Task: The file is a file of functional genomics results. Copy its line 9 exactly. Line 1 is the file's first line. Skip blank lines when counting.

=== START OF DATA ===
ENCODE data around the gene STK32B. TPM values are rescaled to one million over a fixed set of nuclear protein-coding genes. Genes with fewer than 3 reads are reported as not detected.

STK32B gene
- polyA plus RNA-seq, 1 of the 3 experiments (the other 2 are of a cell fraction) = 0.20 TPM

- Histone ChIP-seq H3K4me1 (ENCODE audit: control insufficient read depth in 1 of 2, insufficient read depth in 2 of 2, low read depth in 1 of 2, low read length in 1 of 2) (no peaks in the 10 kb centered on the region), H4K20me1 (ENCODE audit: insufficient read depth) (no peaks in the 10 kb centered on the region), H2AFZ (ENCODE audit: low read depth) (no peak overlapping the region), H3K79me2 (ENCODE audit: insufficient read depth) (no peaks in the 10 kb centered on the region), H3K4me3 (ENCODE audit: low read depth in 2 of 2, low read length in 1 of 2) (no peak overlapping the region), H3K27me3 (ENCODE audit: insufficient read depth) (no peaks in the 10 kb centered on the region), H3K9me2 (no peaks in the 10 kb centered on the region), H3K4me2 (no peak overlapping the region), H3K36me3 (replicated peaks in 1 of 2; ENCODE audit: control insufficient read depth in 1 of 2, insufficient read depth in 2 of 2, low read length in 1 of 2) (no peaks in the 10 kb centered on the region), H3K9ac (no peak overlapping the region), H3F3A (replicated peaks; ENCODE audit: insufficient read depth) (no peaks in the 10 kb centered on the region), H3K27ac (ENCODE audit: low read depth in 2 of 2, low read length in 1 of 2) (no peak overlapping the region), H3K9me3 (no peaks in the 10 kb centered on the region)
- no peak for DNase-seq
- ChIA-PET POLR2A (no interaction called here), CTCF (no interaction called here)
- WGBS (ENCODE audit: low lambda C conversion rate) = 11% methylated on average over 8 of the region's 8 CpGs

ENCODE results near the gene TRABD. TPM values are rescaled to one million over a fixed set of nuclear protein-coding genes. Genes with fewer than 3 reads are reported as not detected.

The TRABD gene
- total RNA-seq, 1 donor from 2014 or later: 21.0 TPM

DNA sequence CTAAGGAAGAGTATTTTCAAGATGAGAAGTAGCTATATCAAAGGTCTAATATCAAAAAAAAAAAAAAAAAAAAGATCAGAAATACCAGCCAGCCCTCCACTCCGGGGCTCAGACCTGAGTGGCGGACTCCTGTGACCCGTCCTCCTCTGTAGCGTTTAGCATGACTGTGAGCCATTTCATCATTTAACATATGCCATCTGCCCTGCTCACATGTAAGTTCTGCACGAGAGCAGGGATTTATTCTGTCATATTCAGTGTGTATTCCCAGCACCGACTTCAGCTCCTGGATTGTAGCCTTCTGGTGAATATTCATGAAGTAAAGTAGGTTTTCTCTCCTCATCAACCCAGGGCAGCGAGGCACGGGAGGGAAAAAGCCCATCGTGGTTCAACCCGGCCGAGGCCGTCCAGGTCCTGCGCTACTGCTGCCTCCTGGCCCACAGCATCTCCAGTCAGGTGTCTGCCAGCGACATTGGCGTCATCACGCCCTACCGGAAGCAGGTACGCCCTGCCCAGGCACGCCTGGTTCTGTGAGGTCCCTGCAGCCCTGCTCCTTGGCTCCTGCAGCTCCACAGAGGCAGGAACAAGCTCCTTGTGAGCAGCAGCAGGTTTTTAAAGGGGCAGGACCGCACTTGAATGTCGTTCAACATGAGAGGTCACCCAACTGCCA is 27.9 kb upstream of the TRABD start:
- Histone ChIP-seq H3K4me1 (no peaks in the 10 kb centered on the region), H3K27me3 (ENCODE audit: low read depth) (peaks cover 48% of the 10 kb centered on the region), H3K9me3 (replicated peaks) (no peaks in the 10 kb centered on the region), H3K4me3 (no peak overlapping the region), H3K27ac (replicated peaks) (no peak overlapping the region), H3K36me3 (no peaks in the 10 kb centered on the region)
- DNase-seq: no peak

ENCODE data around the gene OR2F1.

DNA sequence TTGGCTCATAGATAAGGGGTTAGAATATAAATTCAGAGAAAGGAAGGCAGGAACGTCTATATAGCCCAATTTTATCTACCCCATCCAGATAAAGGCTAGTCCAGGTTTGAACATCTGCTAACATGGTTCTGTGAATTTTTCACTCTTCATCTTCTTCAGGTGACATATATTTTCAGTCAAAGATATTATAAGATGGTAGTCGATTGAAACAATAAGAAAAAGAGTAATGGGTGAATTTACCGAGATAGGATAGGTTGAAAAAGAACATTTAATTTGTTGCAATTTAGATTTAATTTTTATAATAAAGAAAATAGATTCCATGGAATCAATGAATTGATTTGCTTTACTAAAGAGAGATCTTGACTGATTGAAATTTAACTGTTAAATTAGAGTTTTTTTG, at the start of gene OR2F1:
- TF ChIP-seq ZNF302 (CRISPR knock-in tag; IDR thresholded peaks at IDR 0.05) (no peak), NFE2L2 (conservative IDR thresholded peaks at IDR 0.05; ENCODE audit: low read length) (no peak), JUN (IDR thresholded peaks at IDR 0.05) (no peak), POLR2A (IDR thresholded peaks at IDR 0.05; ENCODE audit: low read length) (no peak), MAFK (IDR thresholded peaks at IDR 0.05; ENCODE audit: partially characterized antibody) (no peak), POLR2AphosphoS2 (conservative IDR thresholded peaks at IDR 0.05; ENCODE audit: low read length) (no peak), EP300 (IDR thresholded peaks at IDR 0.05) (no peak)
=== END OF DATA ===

The TRABD gene